On Wednesday, a survey by the Federal Association of German Community Banks (BVR) found that the introduction of a digital euro could have devastating consequences for the German banking industry. According to the investigation, if every person converted €3000 to the central bank digital currency (CBDC), only 56 out of 714 institutions would meet the legally required liquidity buffers. This would mean that banks would have to seek alternative, more expensive funding sources.
In contrast, with an upper limit of €500, only 18 institutions would have issues. The BVR suggests this limit because it views it as a digital version of cash. However, the likely scenario is that not everyone would switch the full amount, so the danger may be overstated.
Additionally, as noted by European Central Bank (ECB Director Fabio Panetta and others, the purpose of the digital euro is to be a means of payment rather than a form of investment. In a recent interview with the German business newspaper Handelsblatt, which gained access to the survey, Panetta reassured banks by stating that the ECB would “ensure that a digital euro does not involve risks for financial stability”.
Yet the issue of finding alternative funding sources is a hot topic among the banking community, hence the reason for considering caps on holding digital euros. Some countries appear not to care about this problem, such as Russia, which is generally taking a different approach from others in their project to develop a CBDC.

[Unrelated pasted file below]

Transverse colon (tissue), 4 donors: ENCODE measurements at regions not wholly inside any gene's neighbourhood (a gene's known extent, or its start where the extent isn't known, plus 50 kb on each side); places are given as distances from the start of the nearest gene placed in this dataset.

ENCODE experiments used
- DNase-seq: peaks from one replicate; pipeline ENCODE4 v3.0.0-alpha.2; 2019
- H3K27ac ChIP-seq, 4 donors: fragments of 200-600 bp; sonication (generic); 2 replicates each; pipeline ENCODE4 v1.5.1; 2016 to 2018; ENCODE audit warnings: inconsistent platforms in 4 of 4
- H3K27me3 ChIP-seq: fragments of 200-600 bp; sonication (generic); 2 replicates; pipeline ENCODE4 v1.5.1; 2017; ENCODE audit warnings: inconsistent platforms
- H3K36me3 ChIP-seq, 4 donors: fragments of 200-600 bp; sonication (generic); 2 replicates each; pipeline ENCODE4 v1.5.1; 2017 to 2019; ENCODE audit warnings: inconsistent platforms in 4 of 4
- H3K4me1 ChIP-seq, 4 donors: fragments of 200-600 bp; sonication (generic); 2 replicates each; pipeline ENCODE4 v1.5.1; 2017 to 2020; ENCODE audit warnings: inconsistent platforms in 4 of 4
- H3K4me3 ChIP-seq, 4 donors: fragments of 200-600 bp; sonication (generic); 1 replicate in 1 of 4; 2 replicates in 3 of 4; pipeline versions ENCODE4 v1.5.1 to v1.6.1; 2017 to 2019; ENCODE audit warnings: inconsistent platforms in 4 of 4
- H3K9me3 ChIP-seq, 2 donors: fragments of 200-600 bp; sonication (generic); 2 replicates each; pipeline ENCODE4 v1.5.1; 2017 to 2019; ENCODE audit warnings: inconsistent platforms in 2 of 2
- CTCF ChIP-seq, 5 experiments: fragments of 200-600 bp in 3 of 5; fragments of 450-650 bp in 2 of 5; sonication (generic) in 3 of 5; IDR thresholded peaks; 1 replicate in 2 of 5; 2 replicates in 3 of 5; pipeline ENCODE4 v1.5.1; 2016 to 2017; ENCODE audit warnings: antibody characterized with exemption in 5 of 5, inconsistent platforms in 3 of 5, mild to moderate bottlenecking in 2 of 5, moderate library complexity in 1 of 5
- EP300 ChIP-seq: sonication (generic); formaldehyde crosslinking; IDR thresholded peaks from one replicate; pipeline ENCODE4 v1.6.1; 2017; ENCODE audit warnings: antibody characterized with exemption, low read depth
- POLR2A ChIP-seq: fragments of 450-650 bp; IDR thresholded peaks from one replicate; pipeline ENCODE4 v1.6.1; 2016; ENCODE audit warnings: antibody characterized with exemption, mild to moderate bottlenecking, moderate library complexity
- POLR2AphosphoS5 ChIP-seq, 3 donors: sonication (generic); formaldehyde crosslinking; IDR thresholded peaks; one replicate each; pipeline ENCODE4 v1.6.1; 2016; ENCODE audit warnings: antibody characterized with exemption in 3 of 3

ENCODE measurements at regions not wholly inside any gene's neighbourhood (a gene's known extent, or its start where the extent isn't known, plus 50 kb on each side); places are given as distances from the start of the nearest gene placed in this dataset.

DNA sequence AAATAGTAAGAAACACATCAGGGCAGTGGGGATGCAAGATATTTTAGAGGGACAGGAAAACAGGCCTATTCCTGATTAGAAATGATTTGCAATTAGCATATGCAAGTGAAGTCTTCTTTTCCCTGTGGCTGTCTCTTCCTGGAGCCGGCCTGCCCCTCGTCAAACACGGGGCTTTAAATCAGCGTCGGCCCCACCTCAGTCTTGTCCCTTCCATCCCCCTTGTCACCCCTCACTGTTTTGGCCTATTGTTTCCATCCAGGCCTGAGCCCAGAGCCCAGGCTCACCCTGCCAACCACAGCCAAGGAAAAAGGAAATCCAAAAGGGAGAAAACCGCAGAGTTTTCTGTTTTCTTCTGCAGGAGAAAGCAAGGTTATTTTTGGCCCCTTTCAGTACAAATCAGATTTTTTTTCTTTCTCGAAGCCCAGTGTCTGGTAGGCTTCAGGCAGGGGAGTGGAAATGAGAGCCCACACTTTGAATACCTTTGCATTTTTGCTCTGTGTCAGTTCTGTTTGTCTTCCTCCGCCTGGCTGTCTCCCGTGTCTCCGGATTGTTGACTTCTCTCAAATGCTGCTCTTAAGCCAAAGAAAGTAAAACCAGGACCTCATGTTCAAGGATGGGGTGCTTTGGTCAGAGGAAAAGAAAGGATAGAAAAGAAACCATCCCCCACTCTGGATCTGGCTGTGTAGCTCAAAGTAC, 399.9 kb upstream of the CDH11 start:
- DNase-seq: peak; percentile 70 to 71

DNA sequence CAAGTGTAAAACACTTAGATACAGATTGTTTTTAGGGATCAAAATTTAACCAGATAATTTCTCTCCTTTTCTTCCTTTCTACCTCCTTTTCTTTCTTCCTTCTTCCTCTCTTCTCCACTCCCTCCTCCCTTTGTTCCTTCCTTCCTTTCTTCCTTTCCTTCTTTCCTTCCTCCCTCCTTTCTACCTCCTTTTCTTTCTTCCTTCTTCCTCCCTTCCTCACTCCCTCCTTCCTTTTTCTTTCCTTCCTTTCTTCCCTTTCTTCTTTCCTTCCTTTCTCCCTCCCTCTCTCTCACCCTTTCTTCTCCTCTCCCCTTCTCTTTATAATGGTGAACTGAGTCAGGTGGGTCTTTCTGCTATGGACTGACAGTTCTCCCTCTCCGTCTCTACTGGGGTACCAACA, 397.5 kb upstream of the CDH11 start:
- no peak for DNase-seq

But the digital euro is still a controversial affair in Germany, particularly compared to other European countries. In 2021, Commerzbank’s then Chief Economist, Dr. Jörg Krämer, called the CBDC initiative an ECB power grab. That year, the German Bundesbank also suggested that it would be better to stick to trigger payments rather than a wholesale CBDC. Overall, Germany has been less active on wholesale CBDC projects than other major economies, such as France and Spain.
This could become a significant obstacle to the digital euro due to the size of the German economy and its population’s long-time affinity for privacy and security. In a digital euro survey published by the ECB in 2021, Germany dominated the report by accounting for 47% of respondents. The most voted feature of a future digital euro was “I want my payments to remain a private matter”.